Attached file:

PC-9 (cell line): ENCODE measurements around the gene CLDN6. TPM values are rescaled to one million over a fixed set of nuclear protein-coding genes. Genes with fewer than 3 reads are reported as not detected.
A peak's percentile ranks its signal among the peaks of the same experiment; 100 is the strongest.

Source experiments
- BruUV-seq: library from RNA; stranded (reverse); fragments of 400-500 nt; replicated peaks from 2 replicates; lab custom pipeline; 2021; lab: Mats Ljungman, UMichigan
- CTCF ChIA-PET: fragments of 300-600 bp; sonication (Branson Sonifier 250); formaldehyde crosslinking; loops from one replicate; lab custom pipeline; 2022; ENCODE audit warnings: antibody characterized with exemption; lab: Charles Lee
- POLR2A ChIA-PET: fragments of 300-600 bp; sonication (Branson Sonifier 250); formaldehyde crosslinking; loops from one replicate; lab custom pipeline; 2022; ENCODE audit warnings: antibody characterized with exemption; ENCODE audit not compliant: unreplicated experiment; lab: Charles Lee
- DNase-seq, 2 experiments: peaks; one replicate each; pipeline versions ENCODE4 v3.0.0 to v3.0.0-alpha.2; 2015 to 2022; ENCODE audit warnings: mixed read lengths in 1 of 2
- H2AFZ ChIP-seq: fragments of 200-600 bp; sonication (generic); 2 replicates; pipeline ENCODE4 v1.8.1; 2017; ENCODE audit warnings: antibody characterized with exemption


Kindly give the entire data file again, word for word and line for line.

PC-9 (cell line): ENCODE measurements around the gene CLDN6. TPM values are rescaled to one million over a fixed set of nuclear protein-coding genes. Genes with fewer than 3 reads are reported as not detected.
A peak's percentile ranks its signal among the peaks of the same experiment; 100 is the strongest.

Source experiments
- BruUV-seq: library from RNA; stranded (reverse); fragments of 400-500 nt; replicated peaks from 2 replicates; lab custom pipeline; 2021; lab: Mats Ljungman, UMichigan
- CTCF ChIA-PET: fragments of 300-600 bp; sonication (Branson Sonifier 250); formaldehyde crosslinking; loops from one replicate; lab custom pipeline; 2022; ENCODE audit warnings: antibody characterized with exemption; lab: Charles Lee
- POLR2A ChIA-PET: fragments of 300-600 bp; sonication (Branson Sonifier 250); formaldehyde crosslinking; loops from one replicate; lab custom pipeline; 2022; ENCODE audit warnings: antibody characterized with exemption; ENCODE audit not compliant: unreplicated experiment; lab: Charles Lee
- DNase-seq, 2 experiments: peaks; one replicate each; pipeline versions ENCODE4 v3.0.0 to v3.0.0-alpha.2; 2015 to 2022; ENCODE audit warnings: mixed read lengths in 1 of 2
- H2AFZ ChIP-seq: fragments of 200-600 bp; sonication (generic); 2 replicates; pipeline ENCODE4 v1.8.1; 2017; ENCODE audit warnings: antibody characterized with exemption